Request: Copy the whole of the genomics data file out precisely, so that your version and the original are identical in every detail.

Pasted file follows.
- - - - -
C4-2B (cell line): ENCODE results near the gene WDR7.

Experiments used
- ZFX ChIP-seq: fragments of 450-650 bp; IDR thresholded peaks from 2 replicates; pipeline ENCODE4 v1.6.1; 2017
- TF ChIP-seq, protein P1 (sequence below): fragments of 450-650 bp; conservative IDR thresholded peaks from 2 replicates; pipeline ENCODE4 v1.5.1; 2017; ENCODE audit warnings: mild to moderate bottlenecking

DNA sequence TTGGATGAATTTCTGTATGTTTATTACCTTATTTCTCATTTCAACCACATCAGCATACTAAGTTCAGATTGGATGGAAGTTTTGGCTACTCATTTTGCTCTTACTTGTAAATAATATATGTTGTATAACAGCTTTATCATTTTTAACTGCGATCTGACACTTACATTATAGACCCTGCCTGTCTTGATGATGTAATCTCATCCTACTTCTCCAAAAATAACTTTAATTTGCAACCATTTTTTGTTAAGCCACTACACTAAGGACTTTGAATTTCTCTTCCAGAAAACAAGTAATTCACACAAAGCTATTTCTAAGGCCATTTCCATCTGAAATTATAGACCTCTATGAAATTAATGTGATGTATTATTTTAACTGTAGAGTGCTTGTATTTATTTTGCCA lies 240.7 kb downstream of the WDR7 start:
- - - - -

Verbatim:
C4-2B (cell line): ENCODE results near the gene WDR7.

Experiments used
- ZFX ChIP-seq: fragments of 450-650 bp; IDR thresholded peaks from 2 replicates; pipeline ENCODE4 v1.6.1; 2017
- TF ChIP-seq, protein P1 (sequence below): fragments of 450-650 bp; conservative IDR thresholded peaks from 2 replicates; pipeline ENCODE4 v1.5.1; 2017; ENCODE audit warnings: mild to moderate bottlenecking

DNA sequence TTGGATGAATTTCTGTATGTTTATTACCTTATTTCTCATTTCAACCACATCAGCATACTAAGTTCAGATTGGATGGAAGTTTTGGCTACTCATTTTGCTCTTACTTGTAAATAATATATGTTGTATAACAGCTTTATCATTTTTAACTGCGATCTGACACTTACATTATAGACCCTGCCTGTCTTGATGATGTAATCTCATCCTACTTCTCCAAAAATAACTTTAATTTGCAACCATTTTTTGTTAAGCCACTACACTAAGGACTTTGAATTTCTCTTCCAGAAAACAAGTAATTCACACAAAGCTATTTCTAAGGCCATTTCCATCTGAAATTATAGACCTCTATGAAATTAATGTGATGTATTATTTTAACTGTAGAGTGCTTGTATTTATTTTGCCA lies 240.7 kb downstream of the WDR7 start: